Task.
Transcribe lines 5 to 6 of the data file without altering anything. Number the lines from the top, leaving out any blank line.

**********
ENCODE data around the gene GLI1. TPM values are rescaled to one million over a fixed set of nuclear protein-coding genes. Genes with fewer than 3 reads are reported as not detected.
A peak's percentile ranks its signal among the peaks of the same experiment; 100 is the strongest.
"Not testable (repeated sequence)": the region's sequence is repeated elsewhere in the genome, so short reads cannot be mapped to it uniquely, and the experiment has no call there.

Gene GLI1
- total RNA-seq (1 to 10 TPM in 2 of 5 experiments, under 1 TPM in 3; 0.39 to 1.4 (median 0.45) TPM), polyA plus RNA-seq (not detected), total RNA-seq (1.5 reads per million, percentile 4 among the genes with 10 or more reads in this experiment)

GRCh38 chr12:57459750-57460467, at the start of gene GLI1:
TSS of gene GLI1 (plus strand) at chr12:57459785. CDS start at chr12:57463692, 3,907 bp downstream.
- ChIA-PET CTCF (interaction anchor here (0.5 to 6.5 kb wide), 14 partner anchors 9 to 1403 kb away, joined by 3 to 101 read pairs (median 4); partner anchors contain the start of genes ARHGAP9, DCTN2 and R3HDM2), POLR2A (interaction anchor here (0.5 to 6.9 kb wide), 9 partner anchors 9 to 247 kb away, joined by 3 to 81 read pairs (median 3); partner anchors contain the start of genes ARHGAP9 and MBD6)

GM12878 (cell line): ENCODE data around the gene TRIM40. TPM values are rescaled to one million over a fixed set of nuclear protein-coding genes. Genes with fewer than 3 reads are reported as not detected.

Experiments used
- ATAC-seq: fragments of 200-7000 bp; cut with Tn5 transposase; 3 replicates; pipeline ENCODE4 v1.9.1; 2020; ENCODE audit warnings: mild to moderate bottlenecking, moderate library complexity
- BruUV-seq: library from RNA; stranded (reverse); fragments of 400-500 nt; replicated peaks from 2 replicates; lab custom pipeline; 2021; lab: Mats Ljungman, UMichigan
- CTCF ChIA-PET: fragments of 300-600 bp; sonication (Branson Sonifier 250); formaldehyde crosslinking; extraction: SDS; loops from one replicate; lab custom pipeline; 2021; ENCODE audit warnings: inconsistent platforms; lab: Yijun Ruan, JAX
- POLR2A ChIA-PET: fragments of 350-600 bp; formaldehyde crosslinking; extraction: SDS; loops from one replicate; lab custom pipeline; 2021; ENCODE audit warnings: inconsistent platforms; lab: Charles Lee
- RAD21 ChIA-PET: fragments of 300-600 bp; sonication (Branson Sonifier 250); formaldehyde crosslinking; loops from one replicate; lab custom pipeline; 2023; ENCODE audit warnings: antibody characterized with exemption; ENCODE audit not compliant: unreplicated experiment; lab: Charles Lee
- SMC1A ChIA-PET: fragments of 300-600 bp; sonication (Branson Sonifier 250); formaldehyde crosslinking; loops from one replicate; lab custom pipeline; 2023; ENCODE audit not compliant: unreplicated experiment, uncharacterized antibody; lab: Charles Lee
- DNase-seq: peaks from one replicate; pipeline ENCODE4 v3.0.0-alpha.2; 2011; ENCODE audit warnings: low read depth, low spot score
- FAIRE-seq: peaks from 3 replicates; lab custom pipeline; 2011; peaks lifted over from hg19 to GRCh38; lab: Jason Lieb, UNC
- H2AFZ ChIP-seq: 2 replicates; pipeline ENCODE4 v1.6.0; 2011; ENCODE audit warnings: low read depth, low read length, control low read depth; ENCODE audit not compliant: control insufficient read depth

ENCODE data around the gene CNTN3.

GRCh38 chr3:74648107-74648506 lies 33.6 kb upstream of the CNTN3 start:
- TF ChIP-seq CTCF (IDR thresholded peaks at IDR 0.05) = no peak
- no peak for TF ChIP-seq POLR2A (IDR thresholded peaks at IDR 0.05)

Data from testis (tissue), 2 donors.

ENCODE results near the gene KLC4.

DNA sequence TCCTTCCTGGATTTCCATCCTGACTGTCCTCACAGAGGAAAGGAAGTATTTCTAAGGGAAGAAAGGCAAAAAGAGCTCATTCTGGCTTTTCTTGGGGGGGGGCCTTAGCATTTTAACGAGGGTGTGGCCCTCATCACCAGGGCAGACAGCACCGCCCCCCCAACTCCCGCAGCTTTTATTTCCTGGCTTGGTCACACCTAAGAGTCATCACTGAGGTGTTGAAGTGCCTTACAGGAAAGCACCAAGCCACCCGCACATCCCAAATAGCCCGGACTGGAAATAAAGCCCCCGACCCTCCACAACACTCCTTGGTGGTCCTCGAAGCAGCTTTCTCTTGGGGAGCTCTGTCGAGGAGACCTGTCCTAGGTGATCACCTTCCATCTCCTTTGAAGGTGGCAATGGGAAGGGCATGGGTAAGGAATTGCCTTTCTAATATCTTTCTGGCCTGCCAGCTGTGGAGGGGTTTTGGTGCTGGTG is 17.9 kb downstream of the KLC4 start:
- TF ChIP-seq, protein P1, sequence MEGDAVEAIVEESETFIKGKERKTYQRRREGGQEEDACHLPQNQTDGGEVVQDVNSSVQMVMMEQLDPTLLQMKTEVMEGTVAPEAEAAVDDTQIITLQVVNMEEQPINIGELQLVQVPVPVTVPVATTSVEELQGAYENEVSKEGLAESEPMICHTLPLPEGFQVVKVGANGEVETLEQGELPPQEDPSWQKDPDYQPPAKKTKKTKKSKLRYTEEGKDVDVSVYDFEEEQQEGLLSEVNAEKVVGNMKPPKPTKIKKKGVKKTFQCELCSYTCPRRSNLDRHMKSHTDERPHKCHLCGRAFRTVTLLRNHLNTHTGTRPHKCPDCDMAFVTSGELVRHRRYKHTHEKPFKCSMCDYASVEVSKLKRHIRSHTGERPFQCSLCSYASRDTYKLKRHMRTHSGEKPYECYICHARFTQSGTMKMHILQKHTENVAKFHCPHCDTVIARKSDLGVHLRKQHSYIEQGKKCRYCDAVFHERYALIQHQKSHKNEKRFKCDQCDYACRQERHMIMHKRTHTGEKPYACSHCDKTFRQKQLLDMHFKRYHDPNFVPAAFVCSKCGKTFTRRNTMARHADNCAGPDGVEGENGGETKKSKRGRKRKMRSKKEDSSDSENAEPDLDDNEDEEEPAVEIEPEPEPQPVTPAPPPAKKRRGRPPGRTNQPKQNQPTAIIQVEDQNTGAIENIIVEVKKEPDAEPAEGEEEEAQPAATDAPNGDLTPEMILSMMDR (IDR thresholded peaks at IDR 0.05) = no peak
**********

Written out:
- total RNA-seq (1 to 10 TPM in 2 of 5 experiments, under 1 TPM in 3; 0.39 to 1.4 (median 0.45) TPM), polyA plus RNA-seq (not detected), total RNA-seq (1.5 reads per million, percentile 4 among the genes with 10 or more reads in this experiment)

GRCh38 chr12:57459750-57460467, at the start of gene GLI1: